Jill Rowley cut her sales teeth at two of the most successful sales and marketing SaaS companies of the past 15 years. Along the way she developed a successful customer-first, social selling approach. Now she says that people in business need to stop being company focused and need to be #CustomerObsessed #EmployeeObsessed #PartnerObsessed (Jill #LovesHashtags). She redefines ABC from Always Be Closing to Always Be Connecting. And at the same time she knows that sometimes the old ways are the best ways.

As good as all of these interviews are (because of the subjects, not the interviewer!), there’s a special place in my heart for my conversation with Jamie Scheu. He and the agency that he works at have truly foundational insights into the psychology of content marketing that go a long way toward explaining the power of inbound marketing and why inbound leads close at a much higher rate.

In 2011 Ann Handley, first Chief Content Officer in the universe, and C.C.Chapman published “Content Rules”, one of the first books to explain the need for, and practice of, content marketing. Since then this is how, according to Google Trends, interest in content marketing has grown:

Google Trends chart for term content marketing

So I think it’s fair to call Ann a pathbreaker. In our conversation she talks about what she’s learned about content marketing in the past three years, and some of today’s best practices.

Mike Volpe discusses the why of inbound marketing, and how his team at HubSpot – which invented the concept — uses it to generate tens of thousands of leads a month. Who should know better?

Bob Johnson has been focused on how companies can use content to generate superior business results for years – long before that surge in interest in content marketing. But he also sees a significant gap between the opportunity, best practices and actual practices, and that’s why he calls “content strategy” an oxymoron.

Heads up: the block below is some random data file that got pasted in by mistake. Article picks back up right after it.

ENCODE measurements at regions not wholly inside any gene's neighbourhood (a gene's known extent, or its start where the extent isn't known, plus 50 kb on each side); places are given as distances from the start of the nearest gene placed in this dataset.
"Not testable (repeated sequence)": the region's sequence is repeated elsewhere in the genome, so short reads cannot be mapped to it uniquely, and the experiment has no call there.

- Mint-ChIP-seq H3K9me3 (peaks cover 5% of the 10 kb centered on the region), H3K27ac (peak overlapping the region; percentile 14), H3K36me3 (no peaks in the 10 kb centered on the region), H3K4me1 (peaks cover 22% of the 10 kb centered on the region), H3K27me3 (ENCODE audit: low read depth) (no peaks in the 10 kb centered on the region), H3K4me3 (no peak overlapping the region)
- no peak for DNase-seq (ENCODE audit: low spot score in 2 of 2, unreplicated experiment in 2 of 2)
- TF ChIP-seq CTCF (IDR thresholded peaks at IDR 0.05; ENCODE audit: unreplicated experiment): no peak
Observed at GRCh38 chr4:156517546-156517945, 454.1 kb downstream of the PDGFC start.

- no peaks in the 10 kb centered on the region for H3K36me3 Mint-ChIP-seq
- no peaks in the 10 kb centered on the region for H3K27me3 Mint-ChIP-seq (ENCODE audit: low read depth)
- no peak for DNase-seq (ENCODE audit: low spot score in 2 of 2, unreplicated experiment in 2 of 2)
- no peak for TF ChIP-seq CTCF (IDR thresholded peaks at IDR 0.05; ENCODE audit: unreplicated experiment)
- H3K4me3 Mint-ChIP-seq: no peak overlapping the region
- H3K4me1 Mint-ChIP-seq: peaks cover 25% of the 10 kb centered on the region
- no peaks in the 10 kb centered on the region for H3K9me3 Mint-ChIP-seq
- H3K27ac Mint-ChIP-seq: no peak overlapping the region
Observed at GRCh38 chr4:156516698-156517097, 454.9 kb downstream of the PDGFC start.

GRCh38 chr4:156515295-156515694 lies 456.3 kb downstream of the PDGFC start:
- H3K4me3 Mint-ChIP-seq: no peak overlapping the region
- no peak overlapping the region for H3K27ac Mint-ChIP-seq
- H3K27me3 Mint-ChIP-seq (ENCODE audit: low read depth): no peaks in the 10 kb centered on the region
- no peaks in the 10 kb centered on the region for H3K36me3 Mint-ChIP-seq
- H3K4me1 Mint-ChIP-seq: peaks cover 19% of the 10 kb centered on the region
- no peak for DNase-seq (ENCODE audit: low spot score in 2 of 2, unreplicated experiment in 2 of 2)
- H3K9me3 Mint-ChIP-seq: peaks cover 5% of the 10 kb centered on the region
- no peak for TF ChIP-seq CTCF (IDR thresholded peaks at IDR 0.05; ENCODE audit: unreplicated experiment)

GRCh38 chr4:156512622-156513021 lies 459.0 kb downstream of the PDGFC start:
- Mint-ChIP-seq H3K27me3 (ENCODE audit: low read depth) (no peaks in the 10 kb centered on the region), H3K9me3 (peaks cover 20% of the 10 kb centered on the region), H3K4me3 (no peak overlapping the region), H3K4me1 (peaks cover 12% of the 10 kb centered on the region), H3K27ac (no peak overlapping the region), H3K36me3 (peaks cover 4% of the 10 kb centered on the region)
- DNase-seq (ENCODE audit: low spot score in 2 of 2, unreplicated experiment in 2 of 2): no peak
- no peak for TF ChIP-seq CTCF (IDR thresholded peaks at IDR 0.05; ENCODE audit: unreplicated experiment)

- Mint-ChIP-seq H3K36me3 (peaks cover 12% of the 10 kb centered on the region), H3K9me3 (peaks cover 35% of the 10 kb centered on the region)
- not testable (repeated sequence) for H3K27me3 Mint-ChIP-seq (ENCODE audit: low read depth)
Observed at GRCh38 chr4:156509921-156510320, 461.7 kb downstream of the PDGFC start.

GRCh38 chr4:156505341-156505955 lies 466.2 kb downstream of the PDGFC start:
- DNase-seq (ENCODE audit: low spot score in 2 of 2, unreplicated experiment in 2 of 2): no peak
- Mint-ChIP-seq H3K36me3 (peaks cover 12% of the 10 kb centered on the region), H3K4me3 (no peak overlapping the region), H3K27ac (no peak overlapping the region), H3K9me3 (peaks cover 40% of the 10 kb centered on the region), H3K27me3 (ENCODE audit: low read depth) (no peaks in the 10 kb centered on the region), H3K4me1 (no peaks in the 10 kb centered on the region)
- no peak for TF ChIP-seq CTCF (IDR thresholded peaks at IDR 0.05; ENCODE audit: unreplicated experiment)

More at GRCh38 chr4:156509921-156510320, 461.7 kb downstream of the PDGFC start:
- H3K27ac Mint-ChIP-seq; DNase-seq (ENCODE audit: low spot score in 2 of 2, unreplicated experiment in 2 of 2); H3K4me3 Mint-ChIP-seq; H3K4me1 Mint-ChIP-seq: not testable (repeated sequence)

Nigel Edelshain is another first. While writing a blog post on social selling I discovered, much to my amazement, that one person is recognized as having come up with the phrase “Sales 2.0”. That person is Nigel. But what he means by it is, as you’ll read, somewhat more than just “social selling”. That conversation has a slightly different style because I wrote it in an article format for the IDG Connect Marketer blog.

As the number of marketing channels grows, the issue of attribution becomes more and more important. What actually contributed to that sale besides the last click? And what does that mean for how companies allocate their sales and marketing dollars? Some more traditional CTO’s might not have been interested in those questions, but Dave Krupinski and his team were on it from Day 1. And because of that they have been able to provide their company with great insight into not just their revenue generation process, but the company’s future growth path. It’s a great example of how a visionary technologist with marketing experience and knowledge can create value and insights.

That’s a lot of wisdom.

None of these people is sitting on yesterday’s success. They know that however well their programs worked last year, they may need to be substantially changed this year or next. What worked at the last company may not work at the next one. To paraphrase the Greek philosopher Heraclitus, you can never logon to the same Internet twice. Constant improvement means more than tweaking, although it does include that — sometimes it means radical rethinking. All of these people are comfortable doing that. In fact, I think they enjoy it.

A few of them may appear to have both feet firmly planted in the tech B2B world, but most of their insights and approaches are just as applicable for a B2C company. Some have even discarded the B2B versus B2C distinction altogether and say that all sales and marketing is H2H: human to human.

I thank them all for being so generous with their time and knowledge. And I hope that you enjoy their insights and find them valuable, too.